San Francisco Labor Temple History
The idea of a labor temple first surfaced in 1888 when Chicago’s labor movement constructed a building for its unions. Attempts by the city’s unions to agree on a project were stymied until the April 18th, 1906 earthquake, which destroyed every building the local union movement relied upon. The Labor Council established the SF Labor Council Hall Association in September of 1906 to oversee construction of the city’s first temple located on the corner of 14th and Mission, which opened a month later in October. It didn’t take long for the Council to realize that a far larger building was needed.
The Hall Association obtained support for a new temple after California announced plans for an armory directly across from the 14th St. temple in March of 1910. Taking five years to raise the funds, the San Francisco Labor Temple finally opened on February 27th, 1915 at the corner of Capp and 16th St. The Unions gathered together on Labor Day, Sept. 7th, 1914 for a Cornerstone celebration.
The building was designed by Mathew O’Brien who did other historic buildings in the Bay Area. The temple had 7 halls, two banquette rooms, the main auditorium and 24 offices. It quickly became the home for the city’s labor movement. Other than a single $20,000 loan from the Bank of Italy, the $134,000 for the land and construction was paid for exclusively by union members. For the next 54 years, the Hall Association took responsibility for its operation.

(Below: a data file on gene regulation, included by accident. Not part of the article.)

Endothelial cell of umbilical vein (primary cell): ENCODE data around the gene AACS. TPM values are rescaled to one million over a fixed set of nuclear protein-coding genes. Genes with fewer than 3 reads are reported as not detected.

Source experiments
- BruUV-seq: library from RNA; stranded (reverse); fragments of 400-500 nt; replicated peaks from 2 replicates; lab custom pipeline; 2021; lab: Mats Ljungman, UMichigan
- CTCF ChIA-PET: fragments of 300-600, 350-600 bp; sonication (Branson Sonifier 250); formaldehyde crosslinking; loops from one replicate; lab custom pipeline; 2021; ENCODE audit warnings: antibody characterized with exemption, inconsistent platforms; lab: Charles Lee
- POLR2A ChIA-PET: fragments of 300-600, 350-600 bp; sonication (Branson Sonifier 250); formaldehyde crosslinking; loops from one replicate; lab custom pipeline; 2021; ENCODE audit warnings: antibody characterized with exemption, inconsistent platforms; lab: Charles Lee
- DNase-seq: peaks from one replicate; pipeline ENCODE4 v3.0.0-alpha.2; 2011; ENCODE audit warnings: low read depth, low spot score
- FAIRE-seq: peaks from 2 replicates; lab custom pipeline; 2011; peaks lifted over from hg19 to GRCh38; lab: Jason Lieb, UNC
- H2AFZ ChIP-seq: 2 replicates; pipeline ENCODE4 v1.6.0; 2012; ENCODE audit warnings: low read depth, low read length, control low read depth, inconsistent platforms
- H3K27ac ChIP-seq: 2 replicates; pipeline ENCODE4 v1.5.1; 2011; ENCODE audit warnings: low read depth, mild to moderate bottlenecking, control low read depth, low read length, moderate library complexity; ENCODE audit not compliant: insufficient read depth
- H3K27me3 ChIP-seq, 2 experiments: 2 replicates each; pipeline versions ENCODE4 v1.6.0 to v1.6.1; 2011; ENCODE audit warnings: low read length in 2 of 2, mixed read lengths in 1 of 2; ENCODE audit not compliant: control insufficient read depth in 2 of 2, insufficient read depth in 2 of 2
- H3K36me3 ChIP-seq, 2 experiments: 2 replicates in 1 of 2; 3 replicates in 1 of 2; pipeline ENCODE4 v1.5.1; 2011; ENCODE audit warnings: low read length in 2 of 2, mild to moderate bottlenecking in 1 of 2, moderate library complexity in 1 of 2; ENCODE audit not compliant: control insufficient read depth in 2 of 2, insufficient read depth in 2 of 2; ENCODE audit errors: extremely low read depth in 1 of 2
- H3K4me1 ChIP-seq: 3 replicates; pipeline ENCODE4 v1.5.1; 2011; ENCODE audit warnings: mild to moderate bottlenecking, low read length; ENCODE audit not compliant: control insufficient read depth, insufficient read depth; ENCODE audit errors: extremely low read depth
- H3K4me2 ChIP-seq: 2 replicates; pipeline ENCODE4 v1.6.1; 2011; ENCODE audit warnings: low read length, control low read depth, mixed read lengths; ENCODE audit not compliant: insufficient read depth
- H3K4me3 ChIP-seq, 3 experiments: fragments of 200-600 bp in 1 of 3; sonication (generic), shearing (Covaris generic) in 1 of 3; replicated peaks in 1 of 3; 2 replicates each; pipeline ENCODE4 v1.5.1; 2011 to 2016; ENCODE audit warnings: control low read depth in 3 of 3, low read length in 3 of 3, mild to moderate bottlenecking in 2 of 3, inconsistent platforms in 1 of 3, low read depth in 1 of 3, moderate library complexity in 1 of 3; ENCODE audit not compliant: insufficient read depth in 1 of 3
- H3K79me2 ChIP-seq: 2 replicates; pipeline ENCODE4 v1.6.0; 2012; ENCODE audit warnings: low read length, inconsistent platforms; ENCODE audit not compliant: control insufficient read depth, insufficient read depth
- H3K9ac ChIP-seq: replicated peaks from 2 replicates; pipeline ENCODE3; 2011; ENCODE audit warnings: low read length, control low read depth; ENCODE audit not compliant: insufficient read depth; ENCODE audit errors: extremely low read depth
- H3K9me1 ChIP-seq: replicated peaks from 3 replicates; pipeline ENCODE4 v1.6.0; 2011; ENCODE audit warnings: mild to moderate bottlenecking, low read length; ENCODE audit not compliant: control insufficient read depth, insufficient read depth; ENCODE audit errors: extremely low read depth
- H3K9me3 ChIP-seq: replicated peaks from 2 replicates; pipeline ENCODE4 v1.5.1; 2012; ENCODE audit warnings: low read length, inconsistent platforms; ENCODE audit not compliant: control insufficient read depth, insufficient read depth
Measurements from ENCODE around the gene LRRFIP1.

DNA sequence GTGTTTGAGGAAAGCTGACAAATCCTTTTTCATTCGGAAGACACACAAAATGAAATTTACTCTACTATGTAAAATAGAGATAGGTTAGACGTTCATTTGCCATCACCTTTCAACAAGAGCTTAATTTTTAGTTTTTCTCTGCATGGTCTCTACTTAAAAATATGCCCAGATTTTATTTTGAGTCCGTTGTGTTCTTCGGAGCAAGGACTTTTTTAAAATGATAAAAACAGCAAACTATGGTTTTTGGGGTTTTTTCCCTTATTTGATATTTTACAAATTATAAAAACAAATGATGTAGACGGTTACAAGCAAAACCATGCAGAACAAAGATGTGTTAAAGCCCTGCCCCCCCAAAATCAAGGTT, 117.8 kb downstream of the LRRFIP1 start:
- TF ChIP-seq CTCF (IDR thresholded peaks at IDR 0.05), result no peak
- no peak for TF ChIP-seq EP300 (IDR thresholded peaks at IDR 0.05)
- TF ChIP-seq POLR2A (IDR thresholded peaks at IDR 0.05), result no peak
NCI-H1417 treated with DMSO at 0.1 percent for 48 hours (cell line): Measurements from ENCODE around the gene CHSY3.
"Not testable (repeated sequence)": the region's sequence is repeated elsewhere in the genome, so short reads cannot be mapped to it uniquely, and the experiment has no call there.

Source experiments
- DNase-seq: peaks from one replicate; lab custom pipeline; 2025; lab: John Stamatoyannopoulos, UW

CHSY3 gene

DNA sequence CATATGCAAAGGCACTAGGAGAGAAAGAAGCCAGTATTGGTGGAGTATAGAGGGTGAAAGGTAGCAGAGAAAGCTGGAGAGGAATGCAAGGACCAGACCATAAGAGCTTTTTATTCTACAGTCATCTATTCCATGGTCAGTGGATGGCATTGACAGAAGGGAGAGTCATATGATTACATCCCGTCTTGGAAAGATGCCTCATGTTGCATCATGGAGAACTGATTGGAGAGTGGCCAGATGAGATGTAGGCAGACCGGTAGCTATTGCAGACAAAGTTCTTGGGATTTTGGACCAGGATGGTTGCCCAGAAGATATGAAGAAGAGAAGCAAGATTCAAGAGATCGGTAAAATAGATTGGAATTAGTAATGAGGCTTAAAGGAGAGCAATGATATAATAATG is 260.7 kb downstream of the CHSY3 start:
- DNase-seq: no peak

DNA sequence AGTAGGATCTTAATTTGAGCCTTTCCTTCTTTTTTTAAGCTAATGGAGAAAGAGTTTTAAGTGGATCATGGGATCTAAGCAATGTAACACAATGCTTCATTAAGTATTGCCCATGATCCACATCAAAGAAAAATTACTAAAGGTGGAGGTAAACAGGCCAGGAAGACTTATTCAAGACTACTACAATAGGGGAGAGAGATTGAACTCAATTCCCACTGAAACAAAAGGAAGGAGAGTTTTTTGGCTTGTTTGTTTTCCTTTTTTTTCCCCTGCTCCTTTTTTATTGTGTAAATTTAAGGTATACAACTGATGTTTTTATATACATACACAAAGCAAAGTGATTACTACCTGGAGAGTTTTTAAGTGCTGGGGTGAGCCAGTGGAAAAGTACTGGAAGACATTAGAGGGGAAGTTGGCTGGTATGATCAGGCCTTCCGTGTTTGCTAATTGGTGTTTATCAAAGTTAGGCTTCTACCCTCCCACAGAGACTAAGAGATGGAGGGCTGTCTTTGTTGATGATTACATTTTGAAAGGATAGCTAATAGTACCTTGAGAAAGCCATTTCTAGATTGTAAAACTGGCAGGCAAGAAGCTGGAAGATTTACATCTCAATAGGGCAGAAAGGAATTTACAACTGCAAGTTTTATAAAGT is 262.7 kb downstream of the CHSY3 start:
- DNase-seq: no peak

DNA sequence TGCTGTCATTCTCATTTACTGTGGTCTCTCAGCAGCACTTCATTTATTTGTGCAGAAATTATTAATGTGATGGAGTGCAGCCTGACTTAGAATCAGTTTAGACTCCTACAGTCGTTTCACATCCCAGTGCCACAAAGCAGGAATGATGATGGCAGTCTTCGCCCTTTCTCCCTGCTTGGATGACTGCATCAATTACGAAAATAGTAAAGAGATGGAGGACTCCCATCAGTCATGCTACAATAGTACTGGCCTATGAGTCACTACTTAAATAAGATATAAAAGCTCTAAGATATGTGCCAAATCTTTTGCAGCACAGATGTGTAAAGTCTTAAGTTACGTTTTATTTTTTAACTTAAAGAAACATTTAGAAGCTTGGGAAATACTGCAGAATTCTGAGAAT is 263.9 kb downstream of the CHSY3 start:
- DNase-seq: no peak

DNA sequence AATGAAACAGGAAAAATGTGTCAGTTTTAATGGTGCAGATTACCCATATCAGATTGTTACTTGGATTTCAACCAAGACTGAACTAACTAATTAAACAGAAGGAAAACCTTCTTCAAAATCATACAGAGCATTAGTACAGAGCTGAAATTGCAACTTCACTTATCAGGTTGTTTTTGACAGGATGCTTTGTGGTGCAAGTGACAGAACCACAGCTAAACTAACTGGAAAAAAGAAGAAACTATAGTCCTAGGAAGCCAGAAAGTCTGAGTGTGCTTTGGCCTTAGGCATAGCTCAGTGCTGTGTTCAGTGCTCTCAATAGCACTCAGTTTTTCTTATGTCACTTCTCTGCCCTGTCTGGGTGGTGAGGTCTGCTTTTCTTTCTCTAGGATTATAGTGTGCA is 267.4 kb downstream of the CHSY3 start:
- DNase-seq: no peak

At the height of the depression the Hall Association retired the temple’s mortgage on Labor Day 1931. With the union movement reignited by the 1934 general strike and federal laws that legalized the right to organize, a new 17,000 square foot wing was added in 1939 at a cost of $92,000.
The temple’s original design providing for many large halls reflected an era when unions met regularly with members living only a trolley ride away, but with the rapid expansion of the bay area after World War Two, many city union members moved to the suburbs, or opened their own buildings. Needed repairs, design changes and parking headaches nearly led the temple’s abandonment by the mid 1950’s. It had a brief rebirth when the Construction Trade Council’s labor temple on the corner of 14th and Guerrero burned down in January of 1961, prompting most of the unions occupying it to move to the nearly abandoned 16th Street temple.
The Labor Council disbanded the Hall Association, selling the building on July 2nd, 1968 to cover a large loan for repairs and the continued loss of union tenants. The Labor Council and a few other unions would stay on as long as 1972. The new owner would rename the temple to the Redstone Building with the goal of turning it into a hotel. It was sold again in 1971, with its new owner dedicating the building to employment services for the Mission District’s Latino community.
The building has had six owners during the last century. The murals that grace the lower floors of the building were funded by an arts grant in 1996. The tenants association obtained historic status for the building in 2004, only the second labor related building ever picked for this honor in San Francisco.